A lot of people forget this, but I'm not actually a Georgia girl. I'm an Oklahoma girl. Born in Stillwater, home of the Cowboys, I spent the first few years of my life in a split-level home on West Admiral, across the street from wheat fields as far as my young eyes could see. Some evenings, my dad took me on walks in those fields, and I could smell the manure all around me. Manure is a smell you get used to, when you grow up near farmland.
After a while, we moved to 301 South Orchard. My mom bought it while my dad was on a business trip. Upon arriving home, he learned that he had to start packing because we were moving out of the split-level and into a two-story. It was the finest house in the world, as far as I was concerned. Just a few blocks away was the elementary school, which gave my siblings and me easy access to two wonderful playgrounds. The front playground was good for the sandbox, and the back playground was good for the slides, foursquare, and the back stop. It was at this elementary school that I learned about the Oklahoma Land Rush and the Trail of Tears. I learned how to correctly pronounce Iroquois, Choctaw, Chickasaw, and Pawnee. I made dream catchers with my friends and looked for arrowheads in the dirt.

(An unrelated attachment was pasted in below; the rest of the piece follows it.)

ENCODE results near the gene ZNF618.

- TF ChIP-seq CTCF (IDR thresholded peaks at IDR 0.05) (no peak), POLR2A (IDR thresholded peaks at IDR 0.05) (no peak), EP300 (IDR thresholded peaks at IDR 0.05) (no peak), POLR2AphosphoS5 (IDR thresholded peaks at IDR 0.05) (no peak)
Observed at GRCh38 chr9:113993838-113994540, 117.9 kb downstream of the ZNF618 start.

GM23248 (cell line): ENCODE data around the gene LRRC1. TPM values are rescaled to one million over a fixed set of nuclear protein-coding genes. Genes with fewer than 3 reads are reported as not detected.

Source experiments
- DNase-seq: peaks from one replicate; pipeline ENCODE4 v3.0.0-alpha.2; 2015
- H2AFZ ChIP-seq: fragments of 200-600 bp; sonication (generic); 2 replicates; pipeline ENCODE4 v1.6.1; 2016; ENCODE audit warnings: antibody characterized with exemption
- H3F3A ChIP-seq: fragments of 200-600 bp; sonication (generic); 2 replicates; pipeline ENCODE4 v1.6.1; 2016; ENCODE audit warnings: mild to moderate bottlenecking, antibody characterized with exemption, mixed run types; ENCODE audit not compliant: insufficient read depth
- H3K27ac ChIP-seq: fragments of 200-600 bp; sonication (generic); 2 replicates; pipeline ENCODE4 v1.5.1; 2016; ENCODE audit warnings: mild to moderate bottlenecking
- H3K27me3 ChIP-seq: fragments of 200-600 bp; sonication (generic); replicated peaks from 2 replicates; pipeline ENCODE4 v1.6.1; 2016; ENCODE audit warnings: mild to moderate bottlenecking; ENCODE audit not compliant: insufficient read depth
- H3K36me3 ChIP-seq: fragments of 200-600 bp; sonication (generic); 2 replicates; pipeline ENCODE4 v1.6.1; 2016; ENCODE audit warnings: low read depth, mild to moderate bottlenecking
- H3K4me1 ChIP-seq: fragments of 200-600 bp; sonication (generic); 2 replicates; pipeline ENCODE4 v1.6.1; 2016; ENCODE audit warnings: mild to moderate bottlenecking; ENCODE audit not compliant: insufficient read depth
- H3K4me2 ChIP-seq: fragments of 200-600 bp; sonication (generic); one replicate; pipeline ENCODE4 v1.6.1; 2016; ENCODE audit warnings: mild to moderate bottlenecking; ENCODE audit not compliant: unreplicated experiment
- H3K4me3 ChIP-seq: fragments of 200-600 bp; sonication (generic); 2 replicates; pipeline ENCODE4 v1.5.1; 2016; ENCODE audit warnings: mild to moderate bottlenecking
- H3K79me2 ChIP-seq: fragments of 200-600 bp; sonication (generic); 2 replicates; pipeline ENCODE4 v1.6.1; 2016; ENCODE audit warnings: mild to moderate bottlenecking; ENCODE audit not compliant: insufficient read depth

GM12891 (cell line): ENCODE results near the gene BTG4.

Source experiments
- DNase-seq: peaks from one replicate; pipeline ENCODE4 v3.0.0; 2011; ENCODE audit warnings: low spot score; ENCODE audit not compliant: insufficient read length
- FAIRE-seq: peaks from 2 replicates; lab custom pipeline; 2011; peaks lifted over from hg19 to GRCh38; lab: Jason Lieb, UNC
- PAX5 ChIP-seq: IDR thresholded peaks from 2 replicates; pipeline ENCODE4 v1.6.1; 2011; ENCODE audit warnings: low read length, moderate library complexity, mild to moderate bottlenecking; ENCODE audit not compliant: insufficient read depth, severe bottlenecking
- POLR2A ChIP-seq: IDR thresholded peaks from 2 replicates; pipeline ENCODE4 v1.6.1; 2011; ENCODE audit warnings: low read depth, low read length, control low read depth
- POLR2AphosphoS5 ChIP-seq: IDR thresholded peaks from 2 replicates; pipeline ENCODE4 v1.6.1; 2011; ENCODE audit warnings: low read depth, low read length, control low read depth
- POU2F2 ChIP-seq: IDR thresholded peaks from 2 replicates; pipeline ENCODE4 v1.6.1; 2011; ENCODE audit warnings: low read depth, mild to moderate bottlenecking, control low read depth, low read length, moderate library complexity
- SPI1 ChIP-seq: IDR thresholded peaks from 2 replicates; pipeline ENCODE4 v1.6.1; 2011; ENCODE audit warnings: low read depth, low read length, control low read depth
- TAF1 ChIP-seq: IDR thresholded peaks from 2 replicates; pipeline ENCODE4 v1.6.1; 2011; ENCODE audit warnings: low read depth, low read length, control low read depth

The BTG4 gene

By far, by far, by far -- the thing I remember most vividly about my home state is the way the sky looks and feels and smells just before a tornado. It is still and quiet, and the atmosphere has an eery green tint. You go outside to marvel at the calm that envelopes everything, but even before the sirens sound, you know what's coming.
Nearly everyone in Oklahoma has a cellar. Though not even close to being a full basement, they're large enough to store cans of dry food and about a dozen standing people who are hiding from a bad storm. Going into the cellar always made me scared, but it was also a bit thrilling. I remember sometimes wishing the sirens would signal a tornado, so we would have to go down there.
Now that I'm older, I'm grateful my family only had to use the cellar a few times. What a wonder tornadoes are. What a frightening, familiar wonder.
Thing I'm thankful for: my safety